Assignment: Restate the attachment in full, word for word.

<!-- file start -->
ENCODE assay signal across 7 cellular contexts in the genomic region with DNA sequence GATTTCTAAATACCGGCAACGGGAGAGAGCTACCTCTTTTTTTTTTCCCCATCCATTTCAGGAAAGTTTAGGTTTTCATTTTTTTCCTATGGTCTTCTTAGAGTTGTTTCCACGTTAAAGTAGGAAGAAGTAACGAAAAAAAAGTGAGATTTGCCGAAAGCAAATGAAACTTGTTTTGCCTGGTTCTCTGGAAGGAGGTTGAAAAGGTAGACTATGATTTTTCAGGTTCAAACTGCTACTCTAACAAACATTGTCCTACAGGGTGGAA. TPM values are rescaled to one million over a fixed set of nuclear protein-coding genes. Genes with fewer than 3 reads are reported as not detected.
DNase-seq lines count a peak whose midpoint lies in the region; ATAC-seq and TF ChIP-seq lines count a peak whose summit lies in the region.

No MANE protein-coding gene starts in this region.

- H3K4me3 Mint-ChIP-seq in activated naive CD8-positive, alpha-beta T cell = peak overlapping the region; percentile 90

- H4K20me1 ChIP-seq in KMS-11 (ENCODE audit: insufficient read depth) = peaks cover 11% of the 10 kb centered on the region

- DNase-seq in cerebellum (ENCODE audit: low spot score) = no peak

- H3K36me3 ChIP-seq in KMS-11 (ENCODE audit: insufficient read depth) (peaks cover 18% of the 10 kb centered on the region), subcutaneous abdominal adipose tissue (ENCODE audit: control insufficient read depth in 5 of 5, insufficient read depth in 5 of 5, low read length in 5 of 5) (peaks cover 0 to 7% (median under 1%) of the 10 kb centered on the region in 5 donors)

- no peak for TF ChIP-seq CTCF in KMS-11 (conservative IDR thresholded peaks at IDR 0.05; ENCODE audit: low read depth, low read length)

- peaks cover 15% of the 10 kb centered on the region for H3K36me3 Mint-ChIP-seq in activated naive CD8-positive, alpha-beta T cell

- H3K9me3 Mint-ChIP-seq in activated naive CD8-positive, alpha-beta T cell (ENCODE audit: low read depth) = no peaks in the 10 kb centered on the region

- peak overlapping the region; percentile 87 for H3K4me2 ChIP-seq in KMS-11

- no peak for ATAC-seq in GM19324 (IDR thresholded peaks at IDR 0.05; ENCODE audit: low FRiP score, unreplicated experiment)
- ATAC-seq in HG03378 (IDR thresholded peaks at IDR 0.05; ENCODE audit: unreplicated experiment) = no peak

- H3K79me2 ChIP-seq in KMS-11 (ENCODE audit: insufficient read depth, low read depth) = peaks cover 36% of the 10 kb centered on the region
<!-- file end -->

ENCODE assay signal across 7 cellular contexts in the genomic region with DNA sequence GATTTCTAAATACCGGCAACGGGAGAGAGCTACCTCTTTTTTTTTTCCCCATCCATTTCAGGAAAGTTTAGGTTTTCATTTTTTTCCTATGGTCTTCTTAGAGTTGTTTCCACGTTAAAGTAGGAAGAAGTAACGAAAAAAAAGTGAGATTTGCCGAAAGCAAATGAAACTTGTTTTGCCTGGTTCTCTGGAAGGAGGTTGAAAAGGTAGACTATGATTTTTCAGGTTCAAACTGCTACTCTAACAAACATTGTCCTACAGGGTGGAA. TPM values are rescaled to one million over a fixed set of nuclear protein-coding genes. Genes with fewer than 3 reads are reported as not detected.
DNase-seq lines count a peak whose midpoint lies in the region; ATAC-seq and TF ChIP-seq lines count a peak whose summit lies in the region.

No MANE protein-coding gene starts in this region.

- H3K4me3 Mint-ChIP-seq in activated naive CD8-positive, alpha-beta T cell = peak overlapping the region; percentile 90

- H4K20me1 ChIP-seq in KMS-11 (ENCODE audit: insufficient read depth) = peaks cover 11% of the 10 kb centered on the region

- DNase-seq in cerebellum (ENCODE audit: low spot score) = no peak

- H3K36me3 ChIP-seq in KMS-11 (ENCODE audit: insufficient read depth) (peaks cover 18% of the 10 kb centered on the region), subcutaneous abdominal adipose tissue (ENCODE audit: control insufficient read depth in 5 of 5, insufficient read depth in 5 of 5, low read length in 5 of 5) (peaks cover 0 to 7% (median under 1%) of the 10 kb centered on the region in 5 donors)

- no peak for TF ChIP-seq CTCF in KMS-11 (conservative IDR thresholded peaks at IDR 0.05; ENCODE audit: low read depth, low read length)

- peaks cover 15% of the 10 kb centered on the region for H3K36me3 Mint-ChIP-seq in activated naive CD8-positive, alpha-beta T cell

- H3K9me3 Mint-ChIP-seq in activated naive CD8-positive, alpha-beta T cell (ENCODE audit: low read depth) = no peaks in the 10 kb centered on the region

- peak overlapping the region; percentile 87 for H3K4me2 ChIP-seq in KMS-11

- no peak for ATAC-seq in GM19324 (IDR thresholded peaks at IDR 0.05; ENCODE audit: low FRiP score, unreplicated experiment)
- ATAC-seq in HG03378 (IDR thresholded peaks at IDR 0.05; ENCODE audit: unreplicated experiment) = no peak

- H3K79me2 ChIP-seq in KMS-11 (ENCODE audit: insufficient read depth, low read depth) = peaks cover 36% of the 10 kb centered on the region